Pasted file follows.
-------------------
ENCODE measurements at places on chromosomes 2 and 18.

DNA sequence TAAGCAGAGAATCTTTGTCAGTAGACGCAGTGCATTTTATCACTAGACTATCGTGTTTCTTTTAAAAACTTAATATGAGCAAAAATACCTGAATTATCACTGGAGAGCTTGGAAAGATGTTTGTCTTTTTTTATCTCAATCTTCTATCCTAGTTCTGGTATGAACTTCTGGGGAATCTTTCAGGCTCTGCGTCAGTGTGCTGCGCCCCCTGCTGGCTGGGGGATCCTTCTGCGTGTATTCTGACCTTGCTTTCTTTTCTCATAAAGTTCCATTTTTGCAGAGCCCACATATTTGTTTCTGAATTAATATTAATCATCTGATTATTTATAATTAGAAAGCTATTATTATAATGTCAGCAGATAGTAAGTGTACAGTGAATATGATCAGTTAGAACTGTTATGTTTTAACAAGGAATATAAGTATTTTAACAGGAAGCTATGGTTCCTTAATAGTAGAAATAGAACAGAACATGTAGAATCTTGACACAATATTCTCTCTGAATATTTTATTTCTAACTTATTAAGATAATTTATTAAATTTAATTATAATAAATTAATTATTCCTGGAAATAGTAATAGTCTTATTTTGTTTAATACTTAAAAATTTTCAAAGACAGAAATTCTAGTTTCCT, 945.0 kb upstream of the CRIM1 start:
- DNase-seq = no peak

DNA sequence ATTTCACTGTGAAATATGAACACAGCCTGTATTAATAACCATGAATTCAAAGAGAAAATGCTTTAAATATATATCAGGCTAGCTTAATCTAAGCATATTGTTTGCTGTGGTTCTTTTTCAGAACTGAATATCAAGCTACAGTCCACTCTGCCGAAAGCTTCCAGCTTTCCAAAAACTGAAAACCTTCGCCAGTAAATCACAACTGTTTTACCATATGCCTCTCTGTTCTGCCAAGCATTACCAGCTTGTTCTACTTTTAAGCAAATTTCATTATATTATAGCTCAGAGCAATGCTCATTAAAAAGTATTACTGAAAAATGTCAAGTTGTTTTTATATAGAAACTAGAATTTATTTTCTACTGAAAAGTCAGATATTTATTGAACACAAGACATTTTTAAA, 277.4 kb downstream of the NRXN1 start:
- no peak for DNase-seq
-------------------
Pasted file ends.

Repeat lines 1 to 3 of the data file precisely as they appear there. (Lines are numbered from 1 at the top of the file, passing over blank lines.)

ENCODE measurements at places on chromosomes 2 and 18.

DNA sequence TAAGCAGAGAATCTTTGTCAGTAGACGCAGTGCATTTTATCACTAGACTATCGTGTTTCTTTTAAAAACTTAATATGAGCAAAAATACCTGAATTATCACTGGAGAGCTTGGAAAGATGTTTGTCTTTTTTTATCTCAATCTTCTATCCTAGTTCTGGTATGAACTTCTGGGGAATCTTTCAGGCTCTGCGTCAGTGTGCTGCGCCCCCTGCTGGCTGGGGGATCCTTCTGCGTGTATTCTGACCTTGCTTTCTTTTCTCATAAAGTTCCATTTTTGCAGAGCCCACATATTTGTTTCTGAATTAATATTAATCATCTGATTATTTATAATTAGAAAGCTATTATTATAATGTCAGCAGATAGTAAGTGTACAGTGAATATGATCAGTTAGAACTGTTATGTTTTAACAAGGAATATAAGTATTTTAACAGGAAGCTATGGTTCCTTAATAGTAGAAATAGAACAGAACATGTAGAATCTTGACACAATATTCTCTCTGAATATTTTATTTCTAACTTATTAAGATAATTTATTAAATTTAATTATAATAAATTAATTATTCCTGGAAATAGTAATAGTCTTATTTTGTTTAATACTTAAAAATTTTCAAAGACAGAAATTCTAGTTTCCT, 945.0 kb upstream of the CRIM1 start:
- DNase-seq = no peak